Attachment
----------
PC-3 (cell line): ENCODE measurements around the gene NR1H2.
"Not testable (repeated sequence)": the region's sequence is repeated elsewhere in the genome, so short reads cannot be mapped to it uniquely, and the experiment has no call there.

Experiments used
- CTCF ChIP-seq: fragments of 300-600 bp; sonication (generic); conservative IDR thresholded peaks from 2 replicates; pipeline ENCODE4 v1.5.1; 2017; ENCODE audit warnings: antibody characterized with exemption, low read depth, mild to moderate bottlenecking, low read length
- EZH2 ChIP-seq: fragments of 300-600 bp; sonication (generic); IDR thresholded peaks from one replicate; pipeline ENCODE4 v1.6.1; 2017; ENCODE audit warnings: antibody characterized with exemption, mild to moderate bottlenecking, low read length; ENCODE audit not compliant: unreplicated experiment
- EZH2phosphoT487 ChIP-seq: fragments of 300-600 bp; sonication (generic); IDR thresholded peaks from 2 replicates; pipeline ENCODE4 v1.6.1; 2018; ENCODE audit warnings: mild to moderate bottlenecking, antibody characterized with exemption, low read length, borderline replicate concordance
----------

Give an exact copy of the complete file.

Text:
PC-3 (cell line): ENCODE measurements around the gene NR1H2.
"Not testable (repeated sequence)": the region's sequence is repeated elsewhere in the genome, so short reads cannot be mapped to it uniquely, and the experiment has no call there.

Experiments used
- CTCF ChIP-seq: fragments of 300-600 bp; sonication (generic); conservative IDR thresholded peaks from 2 replicates; pipeline ENCODE4 v1.5.1; 2017; ENCODE audit warnings: antibody characterized with exemption, low read depth, mild to moderate bottlenecking, low read length
- EZH2 ChIP-seq: fragments of 300-600 bp; sonication (generic); IDR thresholded peaks from one replicate; pipeline ENCODE4 v1.6.1; 2017; ENCODE audit warnings: antibody characterized with exemption, mild to moderate bottlenecking, low read length; ENCODE audit not compliant: unreplicated experiment
- EZH2phosphoT487 ChIP-seq: fragments of 300-600 bp; sonication (generic); IDR thresholded peaks from 2 replicates; pipeline ENCODE4 v1.6.1; 2018; ENCODE audit warnings: mild to moderate bottlenecking, antibody characterized with exemption, low read length, borderline replicate concordance